1. I wish Pete could get before Republican leaders and yell at them about their rhetorical failings. They’re at least as clueless as he says.
2. Most people don’t care about the tax rate on the rich, because they assume they don’t really pay it. And usually they don’t.
3. Calling Obama a socialist or even a “progressive” isn’t effective. In some ways he’s for bigger government. But not he’s not for “History” and against the “individual” in the way the real socialists were. And the suspicion here that what this kind of rhetorical appeal really means is that the whole welfare state is unconstitutional because the Founders wouldn’t have wanted it.
4. Republicans somehow have to make the hard point that the entitlement structure of the current welfare state is unsustainable. It wasn’t so under the demographics of, say, 1962. We can’t afford what we have now, and so what we have has to be mended in ways that might or might not be intrinsically choiceworthy but are certainly necessary.
5. Someone might say an alternative to the approach of Levin and Capretta might be a huge tax increase on the middle class. An increase large enough to really make that big a difference difference would cripple the economy. And I don’t see it becoming popular. Obama or his successors generating a coalition of envious dependents is not a realistic scenario. So the Democrats these days aren’t really about implementing some brave new progressive vision but delaying the inevitable. They remain the reactionaries, even more than the Porchers. But the huge rhetorical problem is that people are always about delaying and diverting themselves from unpleasant futures.
6. So the Republicans have to work on the upside of devolving what entitlements there are to individuals. They actually need to talk about the benefits to the self-employed. The world coming into being is all about being self-employed, as opposed to career loyalty to a paternalistic employee or a personal corporation or a unionized industry or even government. Tenure and pensions of every kind are toast. This world is NOT in every respect a wonderful new birth of freedom, but our institutions have to in many ways be adjusted to it.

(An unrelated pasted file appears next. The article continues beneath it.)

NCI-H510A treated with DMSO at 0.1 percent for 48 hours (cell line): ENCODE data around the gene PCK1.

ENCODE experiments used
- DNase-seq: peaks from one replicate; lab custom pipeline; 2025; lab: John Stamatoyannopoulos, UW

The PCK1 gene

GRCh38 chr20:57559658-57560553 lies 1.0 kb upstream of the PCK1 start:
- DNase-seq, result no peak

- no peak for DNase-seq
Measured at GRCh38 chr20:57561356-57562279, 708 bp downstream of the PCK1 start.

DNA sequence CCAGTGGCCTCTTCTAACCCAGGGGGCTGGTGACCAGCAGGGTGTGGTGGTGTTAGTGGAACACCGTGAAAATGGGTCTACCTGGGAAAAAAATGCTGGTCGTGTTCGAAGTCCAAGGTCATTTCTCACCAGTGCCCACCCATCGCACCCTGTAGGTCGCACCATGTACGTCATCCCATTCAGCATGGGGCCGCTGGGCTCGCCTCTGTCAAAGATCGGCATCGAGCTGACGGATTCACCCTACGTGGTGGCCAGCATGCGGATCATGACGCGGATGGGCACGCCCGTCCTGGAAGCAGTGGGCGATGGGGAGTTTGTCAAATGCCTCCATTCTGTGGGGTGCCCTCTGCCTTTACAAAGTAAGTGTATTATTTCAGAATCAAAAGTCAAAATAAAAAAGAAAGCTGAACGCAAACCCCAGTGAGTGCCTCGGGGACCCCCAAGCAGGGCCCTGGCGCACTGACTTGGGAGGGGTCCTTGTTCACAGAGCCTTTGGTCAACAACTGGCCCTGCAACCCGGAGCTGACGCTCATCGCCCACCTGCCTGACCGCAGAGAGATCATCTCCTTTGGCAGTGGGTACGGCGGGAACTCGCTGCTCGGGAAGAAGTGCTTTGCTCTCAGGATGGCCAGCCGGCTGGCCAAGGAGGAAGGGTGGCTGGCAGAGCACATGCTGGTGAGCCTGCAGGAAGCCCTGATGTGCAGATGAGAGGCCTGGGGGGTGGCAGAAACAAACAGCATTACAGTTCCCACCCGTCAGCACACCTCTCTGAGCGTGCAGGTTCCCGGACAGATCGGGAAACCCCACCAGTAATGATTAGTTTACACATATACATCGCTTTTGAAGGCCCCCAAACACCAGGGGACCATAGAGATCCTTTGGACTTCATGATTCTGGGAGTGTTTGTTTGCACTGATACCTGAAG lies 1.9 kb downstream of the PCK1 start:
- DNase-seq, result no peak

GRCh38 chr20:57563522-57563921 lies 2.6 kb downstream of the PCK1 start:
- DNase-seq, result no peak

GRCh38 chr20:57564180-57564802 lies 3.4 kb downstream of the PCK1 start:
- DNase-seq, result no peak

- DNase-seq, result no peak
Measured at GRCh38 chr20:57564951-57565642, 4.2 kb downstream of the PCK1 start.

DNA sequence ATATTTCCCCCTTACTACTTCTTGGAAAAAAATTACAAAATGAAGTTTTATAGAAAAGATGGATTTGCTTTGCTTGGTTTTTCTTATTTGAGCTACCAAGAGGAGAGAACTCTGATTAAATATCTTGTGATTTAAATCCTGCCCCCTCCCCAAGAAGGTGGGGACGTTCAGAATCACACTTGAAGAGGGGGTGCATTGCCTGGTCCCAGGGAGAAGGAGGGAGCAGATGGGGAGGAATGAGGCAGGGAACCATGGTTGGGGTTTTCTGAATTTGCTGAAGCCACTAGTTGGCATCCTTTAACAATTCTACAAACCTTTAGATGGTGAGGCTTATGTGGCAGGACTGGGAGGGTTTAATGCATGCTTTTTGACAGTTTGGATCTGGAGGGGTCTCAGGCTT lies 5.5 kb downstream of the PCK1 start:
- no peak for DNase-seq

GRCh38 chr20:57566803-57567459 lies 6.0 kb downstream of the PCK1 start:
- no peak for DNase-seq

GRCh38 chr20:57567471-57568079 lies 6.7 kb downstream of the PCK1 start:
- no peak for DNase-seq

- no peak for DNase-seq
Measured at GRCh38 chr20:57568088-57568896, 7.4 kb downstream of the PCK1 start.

7. Can Republicans even talk candidly about the birth dearth without blaming it on anyone? They can be all for shoring up intermediary institutions by freeing up the family and religion and local government from bureaucratic regulation and sophisticating dissing. But finally we have a pretty intractable crisis in “voluntary caregiving”—intractable at least in the short term.
8. As Pete says, it seems to be above the pay grade of Republicans to focus attention on the degradation of American political deliberation caused by ROE. But before we get all psyched up about Robby George etc. say about who the embryo is and what marriage is we have to create the “space” by which these issues are decided by citizens talking to each other. When the Court decides, it WILL decide on a Lockean or “autonomous individual” understanding of rights.
9. So Republicans, I repeat, have to be for judicial restraint pretty much across the board. And so they have tone down, at least, wanting the Court to protect them from affirmative action or ObamaCare or abuses of eminent domain. Pete is right that the Republicans have the branding problem of seeming to want to protect white people (or rich white men) against a genuinely inclusive understanding of citizenship represented by our African-American president. Republicans can respond that there’s nothing more inclusive than their individualistic understanding of the Constitution. And that’s even true, but they have to accept the burden of trying to persuade blacks, Hispanics, and gays that it is true.